Eclipse Watchers, Consider Wearing Red or Green

No, it's not Christmas in April—it's the best way to witness the 'Purkinje effect'
By Jenn Gidman,  Newser Staff
Posted Apr 5, 2024 1:59 PM CDT
Eclipse Watchers, Consider Wearing Red or Green
Stock photo.   (Getty Images/yacobchuk)

Warnings have been issued over the upcoming solar eclipse on Monday, with some areas even calling for a state of emergency. Now, a much more intriguing (and fun) phenomenon tied to the celestial event—one that involves viewers donning red and green outfits for their viewing parties to maximize the experience.

  • Purkinje effect: That's what this phenomenon is called, in which various colors appear either more muted or saturated as the amount of light changes, per CNN. Typically, vibrant reds appear darker and faded when the light is low, while greens (and blues) start to pop more.

  • Cause: It all comes down to the light receptors in our eyes. Popular Mechanics notes that our cone cells are activated during the daytime to receive light, but at night, our eyes switch over to mainly rely on rod cells. That in-between period when there's overlap is when people experience what's called "mesopic vision," leading to the color changes.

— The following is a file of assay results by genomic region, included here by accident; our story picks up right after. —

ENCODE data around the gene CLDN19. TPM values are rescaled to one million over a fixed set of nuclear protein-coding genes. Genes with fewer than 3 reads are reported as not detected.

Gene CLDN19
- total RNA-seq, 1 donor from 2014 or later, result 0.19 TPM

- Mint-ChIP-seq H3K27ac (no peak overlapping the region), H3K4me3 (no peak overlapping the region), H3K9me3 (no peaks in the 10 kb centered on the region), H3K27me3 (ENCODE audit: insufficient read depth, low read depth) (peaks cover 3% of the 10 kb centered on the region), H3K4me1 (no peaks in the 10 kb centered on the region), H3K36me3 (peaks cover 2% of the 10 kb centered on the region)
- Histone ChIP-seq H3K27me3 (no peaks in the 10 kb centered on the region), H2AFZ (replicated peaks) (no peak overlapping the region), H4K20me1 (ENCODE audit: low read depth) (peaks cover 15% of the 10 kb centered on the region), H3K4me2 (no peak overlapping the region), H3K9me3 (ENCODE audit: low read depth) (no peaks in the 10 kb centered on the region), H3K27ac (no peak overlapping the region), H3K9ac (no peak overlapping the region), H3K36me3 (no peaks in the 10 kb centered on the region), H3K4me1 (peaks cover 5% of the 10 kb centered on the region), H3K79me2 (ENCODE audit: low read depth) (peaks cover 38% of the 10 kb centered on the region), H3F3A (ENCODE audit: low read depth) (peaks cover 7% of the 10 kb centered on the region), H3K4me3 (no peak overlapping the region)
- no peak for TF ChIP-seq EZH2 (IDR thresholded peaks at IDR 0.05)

• When it happens: It's not only during an eclipse when you can witness this for yourself—you'll see effectively the same thing, much more slowly and subtly, as late afternoon turns to dusk. The effect may appear more dramatically on Monday, due to the relative speed of the light shift during the eclipse.
  • Eclipse attire: Sporting anything red and/or green should optimize the experience. "It's April, but if people have like a Christmas shirt with red and green stripes or something, those can be really interesting to look at, having those two colors side by side and just seeing how they appear to change to our eyes," Will Snyder, manager of the James S. McDonnell Planetarium in St. Louis, tells CNN.
  • See for yourself: The Purkinje effect will be most noticeable a few minutes before totality. If you're not in the path of totality but want to experience this, computer and vision scientist Rafal Mantiuk of Cambridge University tells ScienceNews that you can take a piece of red cloth and a piece of blue cloth, look at them in the light, then dim the lights and look at the cloth pieces through sunglasses—the brightness of the squares should swap. If you do take your eclipse glasses off to see how the naked eye views this phenomenon, remember to look only at your surroundings, not the sun.
(Inmates in New York have won the right to view the eclipse.)

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